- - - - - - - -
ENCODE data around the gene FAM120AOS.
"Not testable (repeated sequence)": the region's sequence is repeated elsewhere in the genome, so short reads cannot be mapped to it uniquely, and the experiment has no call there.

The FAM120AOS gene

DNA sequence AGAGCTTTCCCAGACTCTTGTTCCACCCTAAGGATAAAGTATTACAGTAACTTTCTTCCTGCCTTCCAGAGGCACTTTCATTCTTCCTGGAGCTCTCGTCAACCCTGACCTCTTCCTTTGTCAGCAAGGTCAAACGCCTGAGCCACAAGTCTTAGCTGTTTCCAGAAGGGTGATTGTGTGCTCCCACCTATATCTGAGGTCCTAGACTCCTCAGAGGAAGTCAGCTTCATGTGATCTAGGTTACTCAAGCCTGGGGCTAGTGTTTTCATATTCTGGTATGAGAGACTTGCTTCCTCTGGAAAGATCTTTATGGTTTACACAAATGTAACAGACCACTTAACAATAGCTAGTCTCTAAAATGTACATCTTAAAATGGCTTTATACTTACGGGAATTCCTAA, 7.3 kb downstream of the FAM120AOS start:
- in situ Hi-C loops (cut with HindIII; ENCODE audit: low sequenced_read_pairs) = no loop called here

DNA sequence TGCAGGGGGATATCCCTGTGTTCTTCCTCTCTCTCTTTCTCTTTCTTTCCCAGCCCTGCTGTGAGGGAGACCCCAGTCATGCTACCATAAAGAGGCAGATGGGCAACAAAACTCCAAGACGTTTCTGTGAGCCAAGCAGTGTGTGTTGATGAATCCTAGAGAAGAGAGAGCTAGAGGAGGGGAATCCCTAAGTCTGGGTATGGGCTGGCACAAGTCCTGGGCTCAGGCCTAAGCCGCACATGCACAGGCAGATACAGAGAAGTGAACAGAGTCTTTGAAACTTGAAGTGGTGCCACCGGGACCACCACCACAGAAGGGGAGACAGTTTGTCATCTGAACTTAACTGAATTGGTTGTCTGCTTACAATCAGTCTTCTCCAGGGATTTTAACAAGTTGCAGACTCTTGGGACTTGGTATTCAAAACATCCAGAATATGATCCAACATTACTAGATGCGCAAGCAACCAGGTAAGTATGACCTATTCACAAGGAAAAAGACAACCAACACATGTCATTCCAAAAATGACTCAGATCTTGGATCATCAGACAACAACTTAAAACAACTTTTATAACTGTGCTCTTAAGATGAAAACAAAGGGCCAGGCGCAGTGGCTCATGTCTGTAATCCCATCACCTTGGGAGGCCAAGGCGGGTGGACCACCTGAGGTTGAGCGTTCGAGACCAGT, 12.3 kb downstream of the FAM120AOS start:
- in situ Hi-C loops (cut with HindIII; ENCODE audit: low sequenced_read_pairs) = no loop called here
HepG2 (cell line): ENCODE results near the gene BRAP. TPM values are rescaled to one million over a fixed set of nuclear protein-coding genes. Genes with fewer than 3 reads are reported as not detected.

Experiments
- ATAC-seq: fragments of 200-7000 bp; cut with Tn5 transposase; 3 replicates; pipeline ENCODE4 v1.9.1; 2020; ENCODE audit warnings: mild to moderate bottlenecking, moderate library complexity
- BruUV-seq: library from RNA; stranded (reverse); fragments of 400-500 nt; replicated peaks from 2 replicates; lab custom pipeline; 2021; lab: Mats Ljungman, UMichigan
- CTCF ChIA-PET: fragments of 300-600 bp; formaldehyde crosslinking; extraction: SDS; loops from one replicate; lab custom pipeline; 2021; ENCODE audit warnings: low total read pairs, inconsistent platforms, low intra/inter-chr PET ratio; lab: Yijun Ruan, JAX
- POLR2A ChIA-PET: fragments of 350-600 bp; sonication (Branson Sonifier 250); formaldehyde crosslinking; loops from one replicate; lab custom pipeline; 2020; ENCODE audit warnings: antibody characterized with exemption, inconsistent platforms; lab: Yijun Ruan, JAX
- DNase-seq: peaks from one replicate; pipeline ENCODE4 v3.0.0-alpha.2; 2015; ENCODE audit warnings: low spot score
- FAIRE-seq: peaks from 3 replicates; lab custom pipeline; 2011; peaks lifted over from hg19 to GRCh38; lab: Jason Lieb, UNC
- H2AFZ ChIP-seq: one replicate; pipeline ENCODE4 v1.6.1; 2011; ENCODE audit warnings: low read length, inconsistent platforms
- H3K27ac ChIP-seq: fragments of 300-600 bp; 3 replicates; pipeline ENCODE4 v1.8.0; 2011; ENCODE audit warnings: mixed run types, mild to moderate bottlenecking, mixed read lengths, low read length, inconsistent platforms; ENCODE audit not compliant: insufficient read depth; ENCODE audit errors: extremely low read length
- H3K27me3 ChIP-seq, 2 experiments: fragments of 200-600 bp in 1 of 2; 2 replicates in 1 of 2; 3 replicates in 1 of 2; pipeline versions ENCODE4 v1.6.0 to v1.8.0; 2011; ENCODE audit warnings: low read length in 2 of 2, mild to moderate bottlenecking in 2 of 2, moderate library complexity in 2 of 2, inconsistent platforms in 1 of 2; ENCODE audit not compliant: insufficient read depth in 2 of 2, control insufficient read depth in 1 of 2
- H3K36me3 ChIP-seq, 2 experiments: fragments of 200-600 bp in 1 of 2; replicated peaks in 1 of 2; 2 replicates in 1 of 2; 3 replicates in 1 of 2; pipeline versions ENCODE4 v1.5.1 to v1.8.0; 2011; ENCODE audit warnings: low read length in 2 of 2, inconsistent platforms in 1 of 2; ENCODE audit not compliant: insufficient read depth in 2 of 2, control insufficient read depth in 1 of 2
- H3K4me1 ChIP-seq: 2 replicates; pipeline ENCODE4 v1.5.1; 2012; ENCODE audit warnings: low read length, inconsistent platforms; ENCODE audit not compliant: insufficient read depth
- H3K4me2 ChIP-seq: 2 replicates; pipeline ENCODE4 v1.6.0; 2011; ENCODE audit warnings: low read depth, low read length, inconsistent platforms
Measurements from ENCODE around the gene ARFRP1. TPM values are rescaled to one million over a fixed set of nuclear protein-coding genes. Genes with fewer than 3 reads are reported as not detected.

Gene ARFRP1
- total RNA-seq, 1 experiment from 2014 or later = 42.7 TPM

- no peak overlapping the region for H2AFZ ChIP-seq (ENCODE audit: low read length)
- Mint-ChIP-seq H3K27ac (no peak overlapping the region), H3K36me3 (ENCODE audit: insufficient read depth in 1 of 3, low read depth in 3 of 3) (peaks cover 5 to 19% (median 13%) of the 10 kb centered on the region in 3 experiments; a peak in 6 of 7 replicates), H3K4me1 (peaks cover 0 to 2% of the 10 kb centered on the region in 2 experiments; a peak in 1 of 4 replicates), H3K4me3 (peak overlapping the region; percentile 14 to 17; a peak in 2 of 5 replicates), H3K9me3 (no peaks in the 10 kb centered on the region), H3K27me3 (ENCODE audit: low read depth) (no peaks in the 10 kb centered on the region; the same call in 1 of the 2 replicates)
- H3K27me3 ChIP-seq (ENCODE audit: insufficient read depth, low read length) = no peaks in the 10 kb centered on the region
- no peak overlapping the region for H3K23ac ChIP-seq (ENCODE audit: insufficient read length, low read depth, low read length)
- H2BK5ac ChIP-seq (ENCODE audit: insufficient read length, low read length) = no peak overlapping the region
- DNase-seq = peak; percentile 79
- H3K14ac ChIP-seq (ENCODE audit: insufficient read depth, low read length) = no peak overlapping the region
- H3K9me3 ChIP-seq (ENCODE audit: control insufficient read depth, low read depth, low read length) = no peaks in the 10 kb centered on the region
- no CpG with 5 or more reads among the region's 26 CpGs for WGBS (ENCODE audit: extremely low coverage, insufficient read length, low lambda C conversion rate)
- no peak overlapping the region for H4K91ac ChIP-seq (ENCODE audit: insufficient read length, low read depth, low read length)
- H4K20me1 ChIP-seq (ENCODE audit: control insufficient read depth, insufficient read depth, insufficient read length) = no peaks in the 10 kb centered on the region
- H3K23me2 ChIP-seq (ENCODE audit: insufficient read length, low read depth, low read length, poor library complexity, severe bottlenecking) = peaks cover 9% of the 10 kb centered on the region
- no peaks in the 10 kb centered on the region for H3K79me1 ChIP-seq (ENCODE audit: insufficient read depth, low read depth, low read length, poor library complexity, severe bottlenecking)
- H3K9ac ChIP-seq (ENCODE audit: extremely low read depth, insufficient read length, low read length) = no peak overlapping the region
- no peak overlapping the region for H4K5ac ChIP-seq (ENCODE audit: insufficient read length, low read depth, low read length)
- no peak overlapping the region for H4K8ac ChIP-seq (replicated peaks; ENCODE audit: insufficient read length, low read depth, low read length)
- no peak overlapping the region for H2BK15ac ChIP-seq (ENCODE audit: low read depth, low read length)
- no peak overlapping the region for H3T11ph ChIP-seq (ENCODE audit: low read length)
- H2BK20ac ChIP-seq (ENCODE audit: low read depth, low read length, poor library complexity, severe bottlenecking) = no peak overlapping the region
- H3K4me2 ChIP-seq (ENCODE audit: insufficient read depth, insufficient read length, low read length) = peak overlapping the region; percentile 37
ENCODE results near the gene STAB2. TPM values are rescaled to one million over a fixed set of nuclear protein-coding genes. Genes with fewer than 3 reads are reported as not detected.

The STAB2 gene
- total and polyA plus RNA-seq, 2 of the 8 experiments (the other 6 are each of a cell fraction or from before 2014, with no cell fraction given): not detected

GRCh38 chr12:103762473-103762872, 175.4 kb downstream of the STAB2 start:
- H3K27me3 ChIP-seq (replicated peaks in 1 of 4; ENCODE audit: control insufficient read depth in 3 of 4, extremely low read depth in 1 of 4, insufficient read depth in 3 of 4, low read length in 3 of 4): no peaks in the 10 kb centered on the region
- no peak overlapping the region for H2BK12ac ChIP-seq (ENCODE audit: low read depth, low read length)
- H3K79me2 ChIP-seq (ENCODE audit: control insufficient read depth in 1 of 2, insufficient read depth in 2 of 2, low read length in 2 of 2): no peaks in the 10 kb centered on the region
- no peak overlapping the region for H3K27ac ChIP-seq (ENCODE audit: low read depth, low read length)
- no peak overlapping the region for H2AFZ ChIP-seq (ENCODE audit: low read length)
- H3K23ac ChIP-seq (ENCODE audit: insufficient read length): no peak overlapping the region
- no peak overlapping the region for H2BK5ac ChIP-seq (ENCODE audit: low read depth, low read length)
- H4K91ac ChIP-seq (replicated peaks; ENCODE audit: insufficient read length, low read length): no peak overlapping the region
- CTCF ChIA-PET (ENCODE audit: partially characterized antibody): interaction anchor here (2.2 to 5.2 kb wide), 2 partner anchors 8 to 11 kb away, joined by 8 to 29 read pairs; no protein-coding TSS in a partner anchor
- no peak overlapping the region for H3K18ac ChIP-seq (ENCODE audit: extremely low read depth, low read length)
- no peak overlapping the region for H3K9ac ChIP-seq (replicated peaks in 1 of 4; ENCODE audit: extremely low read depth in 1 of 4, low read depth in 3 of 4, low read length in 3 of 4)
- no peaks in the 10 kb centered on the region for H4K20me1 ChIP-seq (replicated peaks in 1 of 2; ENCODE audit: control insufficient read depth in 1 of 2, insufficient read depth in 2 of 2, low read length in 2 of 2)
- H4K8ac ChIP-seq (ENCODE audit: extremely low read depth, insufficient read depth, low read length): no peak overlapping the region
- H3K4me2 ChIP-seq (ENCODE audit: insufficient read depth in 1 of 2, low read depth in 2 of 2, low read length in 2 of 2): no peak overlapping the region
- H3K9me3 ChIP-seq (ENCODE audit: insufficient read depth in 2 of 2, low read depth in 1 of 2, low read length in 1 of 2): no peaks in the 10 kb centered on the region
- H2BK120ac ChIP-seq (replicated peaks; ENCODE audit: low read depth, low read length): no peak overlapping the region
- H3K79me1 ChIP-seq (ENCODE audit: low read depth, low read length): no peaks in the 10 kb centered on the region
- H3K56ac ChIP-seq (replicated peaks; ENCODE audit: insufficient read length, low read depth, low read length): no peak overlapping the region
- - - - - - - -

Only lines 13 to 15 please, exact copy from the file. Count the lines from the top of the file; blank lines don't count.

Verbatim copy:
- POLR2A ChIA-PET: fragments of 350-600 bp; sonication (Branson Sonifier 250); formaldehyde crosslinking; loops from one replicate; lab custom pipeline; 2020; ENCODE audit warnings: antibody characterized with exemption, inconsistent platforms; lab: Yijun Ruan, JAX
- DNase-seq: peaks from one replicate; pipeline ENCODE4 v3.0.0-alpha.2; 2015; ENCODE audit warnings: low spot score
- FAIRE-seq: peaks from 3 replicates; lab custom pipeline; 2011; peaks lifted over from hg19 to GRCh38; lab: Jason Lieb, UNC